Hey, how did that happen if No Child Left Behind was supposedly diverting teaching resources away from history and into reading and math (the subjects on the tests required by the program)?
Well, maybe reading is... you know... fundamental.
I mean, check out this question from the history test:
[A] question on the fourth-grade version of the test, which quoted three sentences from the 1858 speech in which Abraham Lincoln said, “A house divided against itself cannot stand.”I'd say reading comprehension goes a long way on a history test that asks you to interpret a text, and, more than that, the ability to read and interpret texts gets you much farther along in the process of learning history than knowing some historical facts.
The test asked students, “What did Abraham Lincoln mean in this speech?” and listed four possible answers.
a) The South should be allowed to separate from the United States.
b) The government should support slavery in the South.
c) Sometime in the future slavery would disappear from the United States.
d) Americans would not be willing to fight a war over slavery.
And why does reading even need to be a separate subject from history in school? Give them history texts and teach reading from them. Science books too. Leave the storybooks for pleasure reading outside of school. They will be easier reading, and with well-developed reading skills, kids should feel pleasure curling up with a novel at home. But even if they don't, why should any kind of a premium be placed on an interest in reading novels? It's not tied to economic success in life and needn't be inculcated any more than an interest in watching movies or listening to popular music. Leave kids alone to find out out what recreational activities enrich and satisfy them. Some may want to dance or play music or paint. Just because teachers tend to be the kind of people who love novels does not mean that this choice ought to be imposed on young people via compulsory education. Teach them about history, science, law, logic -- something academic and substantive -- and leave the fictional material for after hours.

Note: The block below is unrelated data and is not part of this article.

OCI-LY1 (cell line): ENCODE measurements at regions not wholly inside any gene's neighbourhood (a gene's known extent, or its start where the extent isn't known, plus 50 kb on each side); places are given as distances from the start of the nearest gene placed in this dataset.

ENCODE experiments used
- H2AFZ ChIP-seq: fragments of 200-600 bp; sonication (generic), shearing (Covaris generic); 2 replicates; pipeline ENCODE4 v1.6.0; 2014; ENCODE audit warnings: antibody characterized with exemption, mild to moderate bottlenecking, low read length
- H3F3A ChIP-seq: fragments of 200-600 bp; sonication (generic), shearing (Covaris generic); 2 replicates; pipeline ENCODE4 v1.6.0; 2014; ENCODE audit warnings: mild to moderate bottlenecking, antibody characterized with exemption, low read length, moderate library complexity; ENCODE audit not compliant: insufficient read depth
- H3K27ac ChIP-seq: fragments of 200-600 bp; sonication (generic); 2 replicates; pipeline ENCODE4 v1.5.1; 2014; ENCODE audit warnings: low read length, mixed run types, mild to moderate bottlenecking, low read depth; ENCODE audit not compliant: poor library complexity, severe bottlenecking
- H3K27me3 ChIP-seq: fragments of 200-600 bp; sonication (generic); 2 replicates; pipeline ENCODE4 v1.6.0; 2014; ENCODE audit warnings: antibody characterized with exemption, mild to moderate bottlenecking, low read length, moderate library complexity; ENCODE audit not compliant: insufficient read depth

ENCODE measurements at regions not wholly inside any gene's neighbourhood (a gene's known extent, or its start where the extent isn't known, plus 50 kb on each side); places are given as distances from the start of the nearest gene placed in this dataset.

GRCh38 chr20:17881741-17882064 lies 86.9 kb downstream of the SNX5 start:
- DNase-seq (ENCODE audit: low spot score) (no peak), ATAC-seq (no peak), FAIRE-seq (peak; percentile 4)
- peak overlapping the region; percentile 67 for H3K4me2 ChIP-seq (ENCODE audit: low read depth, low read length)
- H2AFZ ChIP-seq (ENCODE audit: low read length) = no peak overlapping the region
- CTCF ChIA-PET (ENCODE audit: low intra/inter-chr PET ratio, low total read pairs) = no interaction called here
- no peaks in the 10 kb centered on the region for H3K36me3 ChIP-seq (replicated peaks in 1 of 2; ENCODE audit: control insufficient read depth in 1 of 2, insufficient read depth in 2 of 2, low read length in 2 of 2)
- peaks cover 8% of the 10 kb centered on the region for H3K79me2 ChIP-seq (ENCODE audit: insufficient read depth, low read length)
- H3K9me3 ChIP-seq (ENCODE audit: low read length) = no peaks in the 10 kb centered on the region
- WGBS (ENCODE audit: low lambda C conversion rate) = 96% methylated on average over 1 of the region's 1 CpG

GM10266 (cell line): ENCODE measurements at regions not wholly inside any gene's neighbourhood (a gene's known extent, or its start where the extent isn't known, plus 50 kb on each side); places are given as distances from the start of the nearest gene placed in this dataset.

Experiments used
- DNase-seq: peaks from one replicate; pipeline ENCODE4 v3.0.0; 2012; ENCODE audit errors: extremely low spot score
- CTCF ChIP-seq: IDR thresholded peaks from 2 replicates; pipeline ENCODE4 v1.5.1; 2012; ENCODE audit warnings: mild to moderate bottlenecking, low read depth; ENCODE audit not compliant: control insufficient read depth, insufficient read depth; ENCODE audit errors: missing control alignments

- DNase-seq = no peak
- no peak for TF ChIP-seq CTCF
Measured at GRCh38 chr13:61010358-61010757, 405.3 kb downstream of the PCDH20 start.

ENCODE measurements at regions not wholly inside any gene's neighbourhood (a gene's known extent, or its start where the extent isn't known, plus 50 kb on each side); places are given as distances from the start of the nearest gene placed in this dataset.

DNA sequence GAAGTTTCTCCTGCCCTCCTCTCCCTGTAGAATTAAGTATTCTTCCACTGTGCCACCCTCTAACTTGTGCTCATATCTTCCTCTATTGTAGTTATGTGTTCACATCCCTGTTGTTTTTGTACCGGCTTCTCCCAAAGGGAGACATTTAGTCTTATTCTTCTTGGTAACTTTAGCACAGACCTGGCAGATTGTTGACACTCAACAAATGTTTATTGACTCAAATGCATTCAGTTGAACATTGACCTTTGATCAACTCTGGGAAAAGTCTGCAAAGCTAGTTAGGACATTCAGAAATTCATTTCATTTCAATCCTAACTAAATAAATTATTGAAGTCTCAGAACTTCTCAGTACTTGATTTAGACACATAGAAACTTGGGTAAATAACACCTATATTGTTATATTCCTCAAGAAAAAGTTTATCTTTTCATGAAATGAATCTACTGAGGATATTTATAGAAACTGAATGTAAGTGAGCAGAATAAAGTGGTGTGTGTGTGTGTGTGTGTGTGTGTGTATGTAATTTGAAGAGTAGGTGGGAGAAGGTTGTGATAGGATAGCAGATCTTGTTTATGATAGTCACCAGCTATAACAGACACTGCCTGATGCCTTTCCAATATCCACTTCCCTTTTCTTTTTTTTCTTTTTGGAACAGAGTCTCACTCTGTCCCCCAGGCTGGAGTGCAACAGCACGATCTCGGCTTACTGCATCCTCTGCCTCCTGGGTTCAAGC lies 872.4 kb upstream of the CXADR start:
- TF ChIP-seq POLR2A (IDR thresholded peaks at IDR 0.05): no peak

And quit bitching about No Child Left Behind.
ADDED: Message to the self-appointed reading experts who are outraged at what I've written: Ironically, you are not reading very well. I'm not saying reading shouldn't be taught. I'm saying that the reading materials used in teaching reading should be nonfiction, so that students are absorbing information and practicing critical thinking while they read. I consider this to be efficient and appropriate for the school setting. Students would have access to fiction to read on their own for fun (and maybe, because it would be a change of pace, they'd have more of a tendency to experience it as fun).
I'm drawing on my own background as a law professor. In law school, we spend much of the time teaching students to read cases. So to me, the combination of learning reading skills and learning substantive material is very familiar. I'm working with adult students, obviously, but they are still learning how to read. If I were to try to adapt this to young readers, I would find elementary, well-written books that present scientific and historical information.
If you don't like this idea, but can do nothing more than call it stupid, then I can't respect your opinion. My working theory is that you are either stupid, lacking in creativity (despite your affinity for fiction), or have some conflicting interest in the publishing or education industry.
By the way, I was taught to read through the ridiculous fictional series known as Dick and Jane.
AND: I have a big new post here addressing some of the criticisms of this post (which, I think, really misunderstand my point).